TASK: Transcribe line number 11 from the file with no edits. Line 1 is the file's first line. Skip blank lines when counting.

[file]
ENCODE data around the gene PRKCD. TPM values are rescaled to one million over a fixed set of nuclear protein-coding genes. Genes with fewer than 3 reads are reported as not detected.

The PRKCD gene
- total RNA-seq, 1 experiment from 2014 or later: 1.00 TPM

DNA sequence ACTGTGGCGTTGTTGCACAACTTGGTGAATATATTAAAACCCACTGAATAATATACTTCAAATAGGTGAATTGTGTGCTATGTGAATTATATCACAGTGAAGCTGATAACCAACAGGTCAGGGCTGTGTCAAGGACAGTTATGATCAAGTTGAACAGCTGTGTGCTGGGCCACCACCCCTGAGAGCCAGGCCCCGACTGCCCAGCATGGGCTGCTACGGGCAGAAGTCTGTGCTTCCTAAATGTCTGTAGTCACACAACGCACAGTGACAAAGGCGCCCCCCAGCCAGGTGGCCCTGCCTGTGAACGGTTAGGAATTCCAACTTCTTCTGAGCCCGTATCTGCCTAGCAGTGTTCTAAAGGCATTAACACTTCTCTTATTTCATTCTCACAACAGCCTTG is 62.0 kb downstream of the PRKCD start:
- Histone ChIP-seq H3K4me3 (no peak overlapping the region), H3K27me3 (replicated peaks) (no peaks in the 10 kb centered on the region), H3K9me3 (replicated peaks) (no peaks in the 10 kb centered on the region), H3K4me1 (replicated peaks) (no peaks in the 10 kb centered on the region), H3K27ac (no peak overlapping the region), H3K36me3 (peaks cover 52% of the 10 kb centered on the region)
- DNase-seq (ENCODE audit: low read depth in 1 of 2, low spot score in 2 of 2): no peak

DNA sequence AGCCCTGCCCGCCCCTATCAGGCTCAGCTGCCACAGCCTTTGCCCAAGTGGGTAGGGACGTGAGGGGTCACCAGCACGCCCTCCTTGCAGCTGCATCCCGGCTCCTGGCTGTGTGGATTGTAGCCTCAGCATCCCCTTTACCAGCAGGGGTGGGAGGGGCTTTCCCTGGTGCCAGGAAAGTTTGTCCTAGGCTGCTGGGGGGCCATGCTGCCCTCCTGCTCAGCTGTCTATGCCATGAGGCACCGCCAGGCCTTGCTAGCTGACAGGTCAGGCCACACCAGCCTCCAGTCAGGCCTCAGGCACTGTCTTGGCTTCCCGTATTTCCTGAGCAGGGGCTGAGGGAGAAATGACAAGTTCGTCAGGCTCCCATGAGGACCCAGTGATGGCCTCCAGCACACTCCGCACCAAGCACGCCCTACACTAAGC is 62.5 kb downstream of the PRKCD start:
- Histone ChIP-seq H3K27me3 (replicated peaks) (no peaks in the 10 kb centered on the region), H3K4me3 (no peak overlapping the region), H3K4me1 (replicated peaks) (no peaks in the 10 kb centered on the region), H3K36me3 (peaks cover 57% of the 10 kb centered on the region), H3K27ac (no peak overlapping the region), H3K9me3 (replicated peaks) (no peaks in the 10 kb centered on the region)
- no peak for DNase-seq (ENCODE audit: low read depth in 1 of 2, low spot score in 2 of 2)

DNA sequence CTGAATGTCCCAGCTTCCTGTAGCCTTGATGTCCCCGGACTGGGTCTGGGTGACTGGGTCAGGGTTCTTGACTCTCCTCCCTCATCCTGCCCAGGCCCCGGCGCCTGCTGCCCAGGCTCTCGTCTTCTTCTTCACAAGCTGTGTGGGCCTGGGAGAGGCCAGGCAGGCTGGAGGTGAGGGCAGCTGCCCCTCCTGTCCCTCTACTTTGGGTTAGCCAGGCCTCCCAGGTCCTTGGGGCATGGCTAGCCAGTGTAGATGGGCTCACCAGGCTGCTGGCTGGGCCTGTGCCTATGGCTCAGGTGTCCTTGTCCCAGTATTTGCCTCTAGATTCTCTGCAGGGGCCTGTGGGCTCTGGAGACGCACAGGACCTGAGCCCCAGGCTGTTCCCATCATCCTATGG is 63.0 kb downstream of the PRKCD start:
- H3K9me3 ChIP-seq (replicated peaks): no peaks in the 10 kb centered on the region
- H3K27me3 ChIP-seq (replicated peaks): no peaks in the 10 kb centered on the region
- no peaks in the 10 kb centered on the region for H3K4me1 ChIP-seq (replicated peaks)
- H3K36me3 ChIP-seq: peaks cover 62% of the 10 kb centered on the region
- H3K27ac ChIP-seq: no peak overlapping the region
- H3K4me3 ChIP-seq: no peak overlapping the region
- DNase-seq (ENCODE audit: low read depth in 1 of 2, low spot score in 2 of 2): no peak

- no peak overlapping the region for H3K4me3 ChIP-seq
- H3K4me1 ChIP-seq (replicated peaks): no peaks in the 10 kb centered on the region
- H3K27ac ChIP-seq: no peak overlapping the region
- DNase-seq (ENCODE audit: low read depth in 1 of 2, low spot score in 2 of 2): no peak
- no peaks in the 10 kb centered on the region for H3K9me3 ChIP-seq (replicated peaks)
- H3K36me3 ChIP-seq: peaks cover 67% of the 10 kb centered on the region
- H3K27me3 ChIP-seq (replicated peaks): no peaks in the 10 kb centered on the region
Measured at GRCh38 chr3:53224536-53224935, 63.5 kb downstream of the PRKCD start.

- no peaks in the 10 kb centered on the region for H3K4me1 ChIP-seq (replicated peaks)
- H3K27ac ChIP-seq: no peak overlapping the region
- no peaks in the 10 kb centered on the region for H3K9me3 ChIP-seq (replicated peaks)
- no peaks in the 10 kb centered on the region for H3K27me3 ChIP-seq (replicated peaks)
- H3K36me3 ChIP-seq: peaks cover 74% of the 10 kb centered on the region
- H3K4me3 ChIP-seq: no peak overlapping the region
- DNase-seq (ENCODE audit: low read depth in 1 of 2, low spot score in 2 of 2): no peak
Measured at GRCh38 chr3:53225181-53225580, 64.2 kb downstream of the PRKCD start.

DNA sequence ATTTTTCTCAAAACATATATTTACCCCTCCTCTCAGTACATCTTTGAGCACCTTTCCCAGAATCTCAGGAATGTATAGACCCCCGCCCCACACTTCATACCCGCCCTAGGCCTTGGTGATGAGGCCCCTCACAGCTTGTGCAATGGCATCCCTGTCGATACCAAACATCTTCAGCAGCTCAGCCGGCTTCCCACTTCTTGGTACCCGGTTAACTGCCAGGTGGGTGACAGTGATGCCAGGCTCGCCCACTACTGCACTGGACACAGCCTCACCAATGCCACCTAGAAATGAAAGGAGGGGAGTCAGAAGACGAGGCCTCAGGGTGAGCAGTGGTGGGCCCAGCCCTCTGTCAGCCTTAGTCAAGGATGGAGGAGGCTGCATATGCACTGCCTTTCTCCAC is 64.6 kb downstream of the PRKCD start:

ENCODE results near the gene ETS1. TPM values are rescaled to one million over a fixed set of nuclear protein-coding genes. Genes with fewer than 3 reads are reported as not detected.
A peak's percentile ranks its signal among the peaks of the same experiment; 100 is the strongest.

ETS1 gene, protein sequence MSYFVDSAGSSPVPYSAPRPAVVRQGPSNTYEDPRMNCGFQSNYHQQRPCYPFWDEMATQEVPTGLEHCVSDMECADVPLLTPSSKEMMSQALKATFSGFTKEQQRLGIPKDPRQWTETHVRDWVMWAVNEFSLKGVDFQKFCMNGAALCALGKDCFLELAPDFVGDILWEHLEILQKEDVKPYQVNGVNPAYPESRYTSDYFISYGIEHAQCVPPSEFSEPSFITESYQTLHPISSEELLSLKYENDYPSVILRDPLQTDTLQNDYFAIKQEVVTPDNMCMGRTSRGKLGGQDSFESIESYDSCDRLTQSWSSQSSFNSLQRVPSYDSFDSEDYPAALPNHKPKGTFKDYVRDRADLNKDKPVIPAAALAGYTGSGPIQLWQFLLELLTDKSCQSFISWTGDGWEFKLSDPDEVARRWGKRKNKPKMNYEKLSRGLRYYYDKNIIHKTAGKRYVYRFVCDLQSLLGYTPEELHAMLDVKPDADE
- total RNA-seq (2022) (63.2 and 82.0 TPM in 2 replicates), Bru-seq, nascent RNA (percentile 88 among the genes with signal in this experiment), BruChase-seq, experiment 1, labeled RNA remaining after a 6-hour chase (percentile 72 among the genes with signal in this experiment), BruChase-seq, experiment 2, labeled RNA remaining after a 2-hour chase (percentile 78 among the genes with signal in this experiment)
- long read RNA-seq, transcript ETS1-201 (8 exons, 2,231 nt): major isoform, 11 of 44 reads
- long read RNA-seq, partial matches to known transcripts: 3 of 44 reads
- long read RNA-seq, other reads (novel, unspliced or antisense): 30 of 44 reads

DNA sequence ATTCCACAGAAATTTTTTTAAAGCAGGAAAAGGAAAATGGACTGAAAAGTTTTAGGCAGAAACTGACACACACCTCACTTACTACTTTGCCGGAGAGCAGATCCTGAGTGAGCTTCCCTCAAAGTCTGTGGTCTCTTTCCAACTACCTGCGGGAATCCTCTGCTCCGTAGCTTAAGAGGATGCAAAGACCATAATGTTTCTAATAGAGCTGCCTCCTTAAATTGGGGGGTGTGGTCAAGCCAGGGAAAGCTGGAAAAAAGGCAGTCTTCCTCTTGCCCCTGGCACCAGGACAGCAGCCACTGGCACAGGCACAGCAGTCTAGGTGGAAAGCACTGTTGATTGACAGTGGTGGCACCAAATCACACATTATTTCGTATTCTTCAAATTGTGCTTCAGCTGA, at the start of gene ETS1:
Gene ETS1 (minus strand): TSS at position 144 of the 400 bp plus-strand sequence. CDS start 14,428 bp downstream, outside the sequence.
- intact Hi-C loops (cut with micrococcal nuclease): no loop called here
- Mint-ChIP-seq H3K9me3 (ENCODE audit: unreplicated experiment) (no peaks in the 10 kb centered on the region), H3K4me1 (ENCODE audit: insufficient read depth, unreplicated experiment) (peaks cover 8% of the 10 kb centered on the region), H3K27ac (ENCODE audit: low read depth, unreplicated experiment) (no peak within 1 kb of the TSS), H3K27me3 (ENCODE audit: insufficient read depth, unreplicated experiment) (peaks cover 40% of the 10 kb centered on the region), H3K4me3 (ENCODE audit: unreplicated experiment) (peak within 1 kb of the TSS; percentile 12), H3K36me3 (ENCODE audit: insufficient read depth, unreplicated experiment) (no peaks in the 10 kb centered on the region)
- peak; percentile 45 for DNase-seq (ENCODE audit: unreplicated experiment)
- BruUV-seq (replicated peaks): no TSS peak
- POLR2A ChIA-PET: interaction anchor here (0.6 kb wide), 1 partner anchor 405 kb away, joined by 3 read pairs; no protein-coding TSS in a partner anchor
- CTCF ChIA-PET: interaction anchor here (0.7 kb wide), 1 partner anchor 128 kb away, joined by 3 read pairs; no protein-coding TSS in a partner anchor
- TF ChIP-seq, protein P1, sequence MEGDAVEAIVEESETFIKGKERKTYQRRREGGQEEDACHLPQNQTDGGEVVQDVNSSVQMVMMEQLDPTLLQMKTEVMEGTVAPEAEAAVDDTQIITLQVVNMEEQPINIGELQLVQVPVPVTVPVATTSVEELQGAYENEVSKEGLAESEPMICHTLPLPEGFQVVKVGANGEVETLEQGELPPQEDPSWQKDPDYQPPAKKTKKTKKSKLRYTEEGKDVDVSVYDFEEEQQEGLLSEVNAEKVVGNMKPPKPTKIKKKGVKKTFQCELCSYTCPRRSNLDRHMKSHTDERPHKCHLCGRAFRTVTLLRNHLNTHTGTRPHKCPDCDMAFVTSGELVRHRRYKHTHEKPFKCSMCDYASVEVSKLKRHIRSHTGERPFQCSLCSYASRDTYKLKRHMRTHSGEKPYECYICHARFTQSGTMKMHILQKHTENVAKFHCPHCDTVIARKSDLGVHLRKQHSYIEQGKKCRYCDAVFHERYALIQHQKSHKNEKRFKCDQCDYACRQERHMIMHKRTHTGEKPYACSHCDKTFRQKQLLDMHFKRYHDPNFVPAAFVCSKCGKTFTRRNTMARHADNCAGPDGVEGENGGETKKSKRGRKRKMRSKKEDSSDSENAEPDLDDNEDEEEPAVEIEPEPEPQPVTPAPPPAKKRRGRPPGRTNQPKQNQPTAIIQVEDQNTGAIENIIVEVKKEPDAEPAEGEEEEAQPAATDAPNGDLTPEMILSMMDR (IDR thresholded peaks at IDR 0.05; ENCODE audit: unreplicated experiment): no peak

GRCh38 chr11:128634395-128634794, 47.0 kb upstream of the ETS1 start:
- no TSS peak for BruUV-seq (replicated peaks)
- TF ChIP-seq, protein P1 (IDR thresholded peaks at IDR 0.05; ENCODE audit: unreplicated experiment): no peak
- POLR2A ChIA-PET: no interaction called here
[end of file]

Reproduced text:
- H3K9me3 ChIP-seq (replicated peaks): no peaks in the 10 kb centered on the region